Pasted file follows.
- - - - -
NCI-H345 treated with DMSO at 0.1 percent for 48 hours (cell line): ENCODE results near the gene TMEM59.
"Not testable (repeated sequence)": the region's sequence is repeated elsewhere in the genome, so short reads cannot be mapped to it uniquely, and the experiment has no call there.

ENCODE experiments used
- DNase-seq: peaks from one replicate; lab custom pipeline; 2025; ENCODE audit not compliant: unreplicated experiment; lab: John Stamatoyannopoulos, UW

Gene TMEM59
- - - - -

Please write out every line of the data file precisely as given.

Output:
NCI-H345 treated with DMSO at 0.1 percent for 48 hours (cell line): ENCODE results near the gene TMEM59.
"Not testable (repeated sequence)": the region's sequence is repeated elsewhere in the genome, so short reads cannot be mapped to it uniquely, and the experiment has no call there.

ENCODE experiments used
- DNase-seq: peaks from one replicate; lab custom pipeline; 2025; ENCODE audit not compliant: unreplicated experiment; lab: John Stamatoyannopoulos, UW

Gene TMEM59